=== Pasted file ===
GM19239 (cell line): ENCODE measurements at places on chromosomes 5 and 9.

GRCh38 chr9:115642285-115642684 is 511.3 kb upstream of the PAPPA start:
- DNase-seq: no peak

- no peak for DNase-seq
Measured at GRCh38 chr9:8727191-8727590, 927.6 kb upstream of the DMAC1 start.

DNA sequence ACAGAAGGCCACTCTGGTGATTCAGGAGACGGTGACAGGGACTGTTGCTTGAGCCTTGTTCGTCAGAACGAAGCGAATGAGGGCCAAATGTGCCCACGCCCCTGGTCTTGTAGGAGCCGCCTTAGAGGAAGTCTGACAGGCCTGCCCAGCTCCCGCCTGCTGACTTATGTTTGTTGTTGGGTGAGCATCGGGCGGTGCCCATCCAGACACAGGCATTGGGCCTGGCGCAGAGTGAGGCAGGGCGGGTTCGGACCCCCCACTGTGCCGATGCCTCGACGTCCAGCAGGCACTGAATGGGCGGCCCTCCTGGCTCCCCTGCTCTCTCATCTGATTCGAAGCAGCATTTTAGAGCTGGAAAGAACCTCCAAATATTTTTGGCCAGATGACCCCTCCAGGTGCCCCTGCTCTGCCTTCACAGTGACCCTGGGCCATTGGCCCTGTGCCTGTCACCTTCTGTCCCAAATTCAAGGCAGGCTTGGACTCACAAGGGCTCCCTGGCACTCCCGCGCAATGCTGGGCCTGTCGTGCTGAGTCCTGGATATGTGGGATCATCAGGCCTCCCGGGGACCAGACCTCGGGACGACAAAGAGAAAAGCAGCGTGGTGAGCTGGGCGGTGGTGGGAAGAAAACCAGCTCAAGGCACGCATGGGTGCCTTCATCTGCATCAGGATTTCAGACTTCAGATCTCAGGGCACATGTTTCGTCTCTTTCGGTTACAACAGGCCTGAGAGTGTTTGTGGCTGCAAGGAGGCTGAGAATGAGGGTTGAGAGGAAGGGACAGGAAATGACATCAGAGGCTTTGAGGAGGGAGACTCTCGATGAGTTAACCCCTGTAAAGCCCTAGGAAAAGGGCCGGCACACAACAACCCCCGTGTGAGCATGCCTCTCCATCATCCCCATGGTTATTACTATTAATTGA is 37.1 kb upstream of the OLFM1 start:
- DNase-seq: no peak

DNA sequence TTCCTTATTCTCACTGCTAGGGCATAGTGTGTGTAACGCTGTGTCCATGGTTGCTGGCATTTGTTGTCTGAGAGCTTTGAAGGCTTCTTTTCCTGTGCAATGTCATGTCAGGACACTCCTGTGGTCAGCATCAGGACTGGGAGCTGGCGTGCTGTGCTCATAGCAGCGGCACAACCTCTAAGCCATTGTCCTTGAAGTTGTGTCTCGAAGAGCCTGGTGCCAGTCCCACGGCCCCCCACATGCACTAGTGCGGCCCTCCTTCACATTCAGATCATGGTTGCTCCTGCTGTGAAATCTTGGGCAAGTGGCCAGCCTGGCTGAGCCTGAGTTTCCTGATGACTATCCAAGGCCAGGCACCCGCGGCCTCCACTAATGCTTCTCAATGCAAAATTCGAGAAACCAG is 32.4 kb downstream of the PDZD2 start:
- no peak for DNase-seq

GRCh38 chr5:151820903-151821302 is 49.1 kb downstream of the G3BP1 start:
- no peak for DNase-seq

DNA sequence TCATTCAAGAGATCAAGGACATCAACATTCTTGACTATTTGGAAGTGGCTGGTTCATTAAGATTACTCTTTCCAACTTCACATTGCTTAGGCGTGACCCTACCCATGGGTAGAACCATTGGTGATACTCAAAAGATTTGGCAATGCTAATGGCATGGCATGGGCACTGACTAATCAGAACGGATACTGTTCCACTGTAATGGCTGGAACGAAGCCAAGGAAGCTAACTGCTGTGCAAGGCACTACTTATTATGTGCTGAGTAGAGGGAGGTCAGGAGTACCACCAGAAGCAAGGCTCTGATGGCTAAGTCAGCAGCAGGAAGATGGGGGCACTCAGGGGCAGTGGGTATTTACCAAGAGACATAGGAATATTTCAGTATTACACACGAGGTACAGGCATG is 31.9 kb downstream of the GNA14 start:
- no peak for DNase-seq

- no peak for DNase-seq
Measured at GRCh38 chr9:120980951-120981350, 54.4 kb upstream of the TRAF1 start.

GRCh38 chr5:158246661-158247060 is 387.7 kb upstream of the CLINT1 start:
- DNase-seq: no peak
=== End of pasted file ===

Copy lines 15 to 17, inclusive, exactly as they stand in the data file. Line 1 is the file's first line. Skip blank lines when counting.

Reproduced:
Measured at GRCh38 chr9:120980951-120981350, 54.4 kb upstream of the TRAF1 start.

GRCh38 chr5:158246661-158247060 is 387.7 kb upstream of the CLINT1 start:
- DNase-seq: no peak